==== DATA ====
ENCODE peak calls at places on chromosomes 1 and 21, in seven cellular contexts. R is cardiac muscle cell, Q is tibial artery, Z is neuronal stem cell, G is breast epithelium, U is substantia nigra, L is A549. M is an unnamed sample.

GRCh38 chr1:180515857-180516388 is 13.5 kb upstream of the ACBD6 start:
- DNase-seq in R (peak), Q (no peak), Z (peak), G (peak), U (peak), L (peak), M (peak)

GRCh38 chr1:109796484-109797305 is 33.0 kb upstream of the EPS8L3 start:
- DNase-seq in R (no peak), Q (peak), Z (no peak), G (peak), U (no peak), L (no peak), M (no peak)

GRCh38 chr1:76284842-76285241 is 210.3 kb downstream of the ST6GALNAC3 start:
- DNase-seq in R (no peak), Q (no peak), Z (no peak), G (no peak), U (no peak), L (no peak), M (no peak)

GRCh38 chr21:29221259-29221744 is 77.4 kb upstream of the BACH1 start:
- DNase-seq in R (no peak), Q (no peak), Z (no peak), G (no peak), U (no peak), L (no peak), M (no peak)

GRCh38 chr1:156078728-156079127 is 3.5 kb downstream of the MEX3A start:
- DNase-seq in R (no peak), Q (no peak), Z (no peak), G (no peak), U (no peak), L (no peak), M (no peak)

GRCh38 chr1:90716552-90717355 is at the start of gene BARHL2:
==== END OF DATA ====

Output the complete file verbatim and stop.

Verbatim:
ENCODE peak calls at places on chromosomes 1 and 21, in seven cellular contexts. R is cardiac muscle cell, Q is tibial artery, Z is neuronal stem cell, G is breast epithelium, U is substantia nigra, L is A549. M is an unnamed sample.

GRCh38 chr1:180515857-180516388 is 13.5 kb upstream of the ACBD6 start:
- DNase-seq in R (peak), Q (no peak), Z (peak), G (peak), U (peak), L (peak), M (peak)

GRCh38 chr1:109796484-109797305 is 33.0 kb upstream of the EPS8L3 start:
- DNase-seq in R (no peak), Q (peak), Z (no peak), G (peak), U (no peak), L (no peak), M (no peak)

GRCh38 chr1:76284842-76285241 is 210.3 kb downstream of the ST6GALNAC3 start:
- DNase-seq in R (no peak), Q (no peak), Z (no peak), G (no peak), U (no peak), L (no peak), M (no peak)

GRCh38 chr21:29221259-29221744 is 77.4 kb upstream of the BACH1 start:
- DNase-seq in R (no peak), Q (no peak), Z (no peak), G (no peak), U (no peak), L (no peak), M (no peak)

GRCh38 chr1:156078728-156079127 is 3.5 kb downstream of the MEX3A start:
- DNase-seq in R (no peak), Q (no peak), Z (no peak), G (no peak), U (no peak), L (no peak), M (no peak)

GRCh38 chr1:90716552-90717355 is at the start of gene BARHL2: